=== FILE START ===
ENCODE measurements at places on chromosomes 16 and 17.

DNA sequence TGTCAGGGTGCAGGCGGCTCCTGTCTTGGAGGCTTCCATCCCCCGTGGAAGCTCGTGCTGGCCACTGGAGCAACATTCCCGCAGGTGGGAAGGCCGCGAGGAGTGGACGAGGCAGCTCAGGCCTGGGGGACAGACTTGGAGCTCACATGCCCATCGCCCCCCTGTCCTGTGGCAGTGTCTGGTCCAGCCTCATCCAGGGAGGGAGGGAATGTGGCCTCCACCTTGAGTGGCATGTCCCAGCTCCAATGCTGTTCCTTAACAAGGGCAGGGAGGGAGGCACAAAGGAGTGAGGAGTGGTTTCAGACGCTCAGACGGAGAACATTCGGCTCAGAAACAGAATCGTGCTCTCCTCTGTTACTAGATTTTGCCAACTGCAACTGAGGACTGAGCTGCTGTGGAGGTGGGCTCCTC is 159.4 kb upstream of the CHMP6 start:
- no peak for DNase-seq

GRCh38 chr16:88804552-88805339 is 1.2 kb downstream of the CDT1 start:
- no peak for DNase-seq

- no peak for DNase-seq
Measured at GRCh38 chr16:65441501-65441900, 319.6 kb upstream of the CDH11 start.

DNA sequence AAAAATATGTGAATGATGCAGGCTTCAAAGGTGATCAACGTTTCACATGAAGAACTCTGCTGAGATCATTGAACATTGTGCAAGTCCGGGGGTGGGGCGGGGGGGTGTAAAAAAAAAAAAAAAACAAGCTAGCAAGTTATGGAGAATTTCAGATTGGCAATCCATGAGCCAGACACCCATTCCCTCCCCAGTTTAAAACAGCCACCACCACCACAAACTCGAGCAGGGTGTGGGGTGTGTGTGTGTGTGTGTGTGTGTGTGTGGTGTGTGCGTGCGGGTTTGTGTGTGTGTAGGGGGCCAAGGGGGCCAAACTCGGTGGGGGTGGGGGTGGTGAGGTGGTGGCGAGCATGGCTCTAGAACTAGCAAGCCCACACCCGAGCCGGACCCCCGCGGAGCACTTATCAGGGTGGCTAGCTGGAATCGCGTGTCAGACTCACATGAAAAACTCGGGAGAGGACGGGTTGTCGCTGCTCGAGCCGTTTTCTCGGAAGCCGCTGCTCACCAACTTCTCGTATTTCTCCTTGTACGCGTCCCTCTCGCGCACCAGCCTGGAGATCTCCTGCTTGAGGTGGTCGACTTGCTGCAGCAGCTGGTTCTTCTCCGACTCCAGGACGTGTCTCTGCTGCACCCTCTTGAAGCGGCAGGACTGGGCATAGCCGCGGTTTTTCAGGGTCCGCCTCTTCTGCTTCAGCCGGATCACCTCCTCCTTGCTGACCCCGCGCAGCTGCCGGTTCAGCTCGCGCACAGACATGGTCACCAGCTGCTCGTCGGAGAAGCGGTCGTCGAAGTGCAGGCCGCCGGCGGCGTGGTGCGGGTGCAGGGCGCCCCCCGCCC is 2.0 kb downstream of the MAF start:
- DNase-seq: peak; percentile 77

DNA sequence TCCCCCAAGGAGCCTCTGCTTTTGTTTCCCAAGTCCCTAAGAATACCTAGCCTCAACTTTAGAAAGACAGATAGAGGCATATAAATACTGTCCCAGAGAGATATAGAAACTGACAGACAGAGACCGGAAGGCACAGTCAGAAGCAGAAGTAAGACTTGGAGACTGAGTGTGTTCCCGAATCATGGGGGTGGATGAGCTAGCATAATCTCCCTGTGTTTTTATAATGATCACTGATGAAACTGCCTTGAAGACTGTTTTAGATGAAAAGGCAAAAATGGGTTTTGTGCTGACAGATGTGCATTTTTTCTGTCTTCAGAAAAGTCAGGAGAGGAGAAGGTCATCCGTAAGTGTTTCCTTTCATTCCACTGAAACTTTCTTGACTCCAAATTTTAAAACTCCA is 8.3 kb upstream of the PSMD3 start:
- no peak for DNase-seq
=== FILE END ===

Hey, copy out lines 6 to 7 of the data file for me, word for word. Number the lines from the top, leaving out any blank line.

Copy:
- no peak for DNase-seq
Measured at GRCh38 chr16:65441501-65441900, 319.6 kb upstream of the CDH11 start.